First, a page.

Genra Raps a Tribute to Hieroglyphics' Lyrical Legacy with 'Del Funk'

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Genra. (Photo: Andrew Avedian, illustration: Kelly Heigert)

Welcome to Pass the Aux, where KQED Arts & Culture brings you our favorite new tracks by Bay Area artists. Check out past entries and submit a song for future coverage here.

Last month, Oakland’s Genra dropped the uptempo lyrical track “Del Funk,” a song that pays homage to legendary Oakland MC Del The Funky Homosapien.

“You from Oakland, California, why you rap like that? / I came up on Hieroglyphics, I can snap like that,” raps Genra in the opening bars of the drum-heavy track, produced by BMTJ. Later in the song, in the midst of his lyrical tirade, Genra says, “I put the slaps with the boom-bap.” A bar that caught me, because “boom-bap rap” from the Bay Area often takes a backseat to other forms of rap music in the region, like mobb music and hyphy.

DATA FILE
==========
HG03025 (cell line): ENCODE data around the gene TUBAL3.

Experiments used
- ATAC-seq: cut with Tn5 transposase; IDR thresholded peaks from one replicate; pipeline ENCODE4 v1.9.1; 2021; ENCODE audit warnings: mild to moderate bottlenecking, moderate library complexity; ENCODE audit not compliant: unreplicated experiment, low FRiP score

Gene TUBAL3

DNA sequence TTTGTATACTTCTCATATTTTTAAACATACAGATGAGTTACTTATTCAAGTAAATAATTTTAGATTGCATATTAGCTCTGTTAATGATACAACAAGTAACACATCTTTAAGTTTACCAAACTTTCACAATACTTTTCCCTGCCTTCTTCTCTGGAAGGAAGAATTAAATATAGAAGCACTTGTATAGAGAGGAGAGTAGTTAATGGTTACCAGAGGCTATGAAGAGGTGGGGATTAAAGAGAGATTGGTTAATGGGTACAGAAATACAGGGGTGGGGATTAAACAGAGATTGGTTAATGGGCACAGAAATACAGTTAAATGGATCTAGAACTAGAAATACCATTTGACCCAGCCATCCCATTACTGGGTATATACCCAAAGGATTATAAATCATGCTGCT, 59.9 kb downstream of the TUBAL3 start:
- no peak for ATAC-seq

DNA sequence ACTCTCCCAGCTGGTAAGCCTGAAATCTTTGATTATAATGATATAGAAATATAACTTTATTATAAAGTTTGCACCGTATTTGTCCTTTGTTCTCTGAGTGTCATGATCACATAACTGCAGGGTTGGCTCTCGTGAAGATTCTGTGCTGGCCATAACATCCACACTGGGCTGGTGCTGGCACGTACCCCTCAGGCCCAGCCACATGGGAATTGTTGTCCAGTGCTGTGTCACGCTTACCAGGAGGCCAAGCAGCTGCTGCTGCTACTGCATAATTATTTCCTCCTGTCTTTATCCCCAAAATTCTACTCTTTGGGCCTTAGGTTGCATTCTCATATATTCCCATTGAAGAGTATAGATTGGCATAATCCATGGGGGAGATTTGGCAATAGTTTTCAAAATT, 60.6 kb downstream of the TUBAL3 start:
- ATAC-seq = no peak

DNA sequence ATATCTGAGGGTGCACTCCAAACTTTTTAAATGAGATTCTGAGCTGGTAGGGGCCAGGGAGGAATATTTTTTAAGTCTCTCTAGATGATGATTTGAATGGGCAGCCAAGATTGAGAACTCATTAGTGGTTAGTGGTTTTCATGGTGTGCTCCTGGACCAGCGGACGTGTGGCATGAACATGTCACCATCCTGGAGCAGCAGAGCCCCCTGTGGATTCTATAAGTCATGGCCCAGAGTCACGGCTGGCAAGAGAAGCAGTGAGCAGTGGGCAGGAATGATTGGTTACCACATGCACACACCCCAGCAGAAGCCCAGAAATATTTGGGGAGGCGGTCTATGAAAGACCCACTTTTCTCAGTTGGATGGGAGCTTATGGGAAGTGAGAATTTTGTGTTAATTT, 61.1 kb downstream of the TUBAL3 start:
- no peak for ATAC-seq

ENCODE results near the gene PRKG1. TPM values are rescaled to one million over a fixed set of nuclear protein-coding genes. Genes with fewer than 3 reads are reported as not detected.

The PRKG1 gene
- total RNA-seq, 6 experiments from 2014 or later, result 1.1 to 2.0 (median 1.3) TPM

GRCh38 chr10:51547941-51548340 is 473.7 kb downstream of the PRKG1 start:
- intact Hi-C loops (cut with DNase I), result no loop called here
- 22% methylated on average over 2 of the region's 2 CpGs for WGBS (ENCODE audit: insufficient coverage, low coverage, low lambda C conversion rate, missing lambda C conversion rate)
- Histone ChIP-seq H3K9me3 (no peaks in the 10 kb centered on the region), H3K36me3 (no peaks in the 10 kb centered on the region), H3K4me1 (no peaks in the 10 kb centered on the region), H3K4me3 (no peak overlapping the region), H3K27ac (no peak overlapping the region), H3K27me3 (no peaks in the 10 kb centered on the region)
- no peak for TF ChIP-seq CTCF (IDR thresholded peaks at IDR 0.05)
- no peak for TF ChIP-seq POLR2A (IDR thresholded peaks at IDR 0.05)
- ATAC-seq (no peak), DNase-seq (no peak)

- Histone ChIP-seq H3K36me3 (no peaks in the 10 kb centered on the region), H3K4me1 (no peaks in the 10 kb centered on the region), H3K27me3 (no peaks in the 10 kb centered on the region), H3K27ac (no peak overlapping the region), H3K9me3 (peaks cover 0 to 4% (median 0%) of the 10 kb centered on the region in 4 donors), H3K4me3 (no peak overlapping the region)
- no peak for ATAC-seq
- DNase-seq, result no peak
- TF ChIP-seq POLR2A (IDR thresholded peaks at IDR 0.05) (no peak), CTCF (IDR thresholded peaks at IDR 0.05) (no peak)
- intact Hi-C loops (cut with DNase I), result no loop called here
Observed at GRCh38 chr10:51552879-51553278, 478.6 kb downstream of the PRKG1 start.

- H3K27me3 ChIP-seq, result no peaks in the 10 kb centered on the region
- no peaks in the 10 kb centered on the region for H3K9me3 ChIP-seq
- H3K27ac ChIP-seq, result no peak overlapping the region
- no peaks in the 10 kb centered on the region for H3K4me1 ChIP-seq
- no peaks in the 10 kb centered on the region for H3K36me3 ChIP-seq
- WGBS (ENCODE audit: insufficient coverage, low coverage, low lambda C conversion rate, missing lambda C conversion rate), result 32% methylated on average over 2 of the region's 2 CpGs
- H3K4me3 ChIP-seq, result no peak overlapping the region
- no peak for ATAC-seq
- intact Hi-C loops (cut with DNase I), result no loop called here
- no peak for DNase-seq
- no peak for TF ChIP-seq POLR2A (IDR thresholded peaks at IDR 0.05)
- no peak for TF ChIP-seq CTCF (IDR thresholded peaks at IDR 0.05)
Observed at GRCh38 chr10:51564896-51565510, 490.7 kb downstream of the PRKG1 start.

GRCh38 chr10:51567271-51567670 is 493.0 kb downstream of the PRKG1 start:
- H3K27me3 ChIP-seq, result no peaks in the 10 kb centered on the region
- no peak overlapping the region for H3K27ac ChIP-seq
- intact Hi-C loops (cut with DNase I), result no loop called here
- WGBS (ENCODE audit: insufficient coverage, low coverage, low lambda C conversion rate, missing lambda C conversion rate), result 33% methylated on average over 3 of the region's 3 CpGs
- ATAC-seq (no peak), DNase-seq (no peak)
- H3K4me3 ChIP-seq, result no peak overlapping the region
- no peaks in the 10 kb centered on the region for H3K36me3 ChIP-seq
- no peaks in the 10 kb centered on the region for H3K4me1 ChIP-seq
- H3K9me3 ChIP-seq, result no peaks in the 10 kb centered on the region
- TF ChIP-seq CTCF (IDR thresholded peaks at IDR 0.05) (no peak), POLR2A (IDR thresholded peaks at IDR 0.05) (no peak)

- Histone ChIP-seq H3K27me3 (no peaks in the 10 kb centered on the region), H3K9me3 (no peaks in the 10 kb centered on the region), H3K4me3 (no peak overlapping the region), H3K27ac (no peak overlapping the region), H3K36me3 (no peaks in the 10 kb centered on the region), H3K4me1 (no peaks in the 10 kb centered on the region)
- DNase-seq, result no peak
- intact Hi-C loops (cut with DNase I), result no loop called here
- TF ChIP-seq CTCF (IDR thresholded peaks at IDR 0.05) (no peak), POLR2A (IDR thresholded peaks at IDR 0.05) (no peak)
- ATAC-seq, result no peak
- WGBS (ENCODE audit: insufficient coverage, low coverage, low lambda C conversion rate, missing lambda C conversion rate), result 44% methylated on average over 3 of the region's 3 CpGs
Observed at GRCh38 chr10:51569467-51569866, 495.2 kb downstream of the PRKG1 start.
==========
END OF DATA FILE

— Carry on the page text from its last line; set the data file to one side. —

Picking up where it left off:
But “backpack rap,” as it’s sometimes called, has long been a part of the ethos in Northern California. Genra salutes the artists who helped put that style of heavy word-smithing and simple, drum-and-kick beats on the map. This week, not only do we honor the legacy of boom-bap rap in this region, but also spotlight an artist who is showcasing its latest iteration.

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